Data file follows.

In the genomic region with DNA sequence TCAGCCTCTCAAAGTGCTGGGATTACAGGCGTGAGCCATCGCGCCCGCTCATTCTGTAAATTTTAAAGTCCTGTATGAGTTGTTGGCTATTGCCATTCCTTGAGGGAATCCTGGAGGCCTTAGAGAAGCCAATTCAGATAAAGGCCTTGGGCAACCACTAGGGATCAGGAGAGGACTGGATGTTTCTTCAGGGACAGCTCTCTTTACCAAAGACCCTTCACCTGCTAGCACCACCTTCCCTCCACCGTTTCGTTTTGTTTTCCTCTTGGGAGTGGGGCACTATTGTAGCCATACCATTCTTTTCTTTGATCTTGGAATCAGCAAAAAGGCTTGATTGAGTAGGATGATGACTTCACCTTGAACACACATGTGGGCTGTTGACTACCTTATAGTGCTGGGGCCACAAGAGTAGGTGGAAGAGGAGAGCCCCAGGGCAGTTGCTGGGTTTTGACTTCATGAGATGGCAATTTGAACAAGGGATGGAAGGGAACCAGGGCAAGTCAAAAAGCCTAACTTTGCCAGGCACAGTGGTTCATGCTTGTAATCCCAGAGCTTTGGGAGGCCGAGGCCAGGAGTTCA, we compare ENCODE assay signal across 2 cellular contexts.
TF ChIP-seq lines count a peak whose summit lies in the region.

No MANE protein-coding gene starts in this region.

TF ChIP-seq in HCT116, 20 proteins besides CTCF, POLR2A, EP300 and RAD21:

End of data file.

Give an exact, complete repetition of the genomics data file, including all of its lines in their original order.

In the genomic region with DNA sequence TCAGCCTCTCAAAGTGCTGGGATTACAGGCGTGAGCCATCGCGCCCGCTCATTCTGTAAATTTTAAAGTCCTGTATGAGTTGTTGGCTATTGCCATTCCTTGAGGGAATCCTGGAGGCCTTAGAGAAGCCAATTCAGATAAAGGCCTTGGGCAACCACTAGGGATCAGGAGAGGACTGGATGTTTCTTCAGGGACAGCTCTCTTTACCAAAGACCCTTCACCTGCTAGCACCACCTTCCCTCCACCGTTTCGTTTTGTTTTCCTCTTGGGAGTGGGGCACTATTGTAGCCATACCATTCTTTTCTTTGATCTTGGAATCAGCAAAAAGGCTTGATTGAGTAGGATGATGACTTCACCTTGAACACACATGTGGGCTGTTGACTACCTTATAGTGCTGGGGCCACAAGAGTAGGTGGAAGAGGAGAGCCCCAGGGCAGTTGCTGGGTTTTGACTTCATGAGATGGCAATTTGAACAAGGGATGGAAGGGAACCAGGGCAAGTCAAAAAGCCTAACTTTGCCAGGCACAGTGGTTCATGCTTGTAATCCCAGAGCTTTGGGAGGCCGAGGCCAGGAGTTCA, we compare ENCODE assay signal across 2 cellular contexts.
TF ChIP-seq lines count a peak whose summit lies in the region.

No MANE protein-coding gene starts in this region.

TF ChIP-seq in HCT116, 20 proteins besides CTCF, POLR2A, EP300 and RAD21: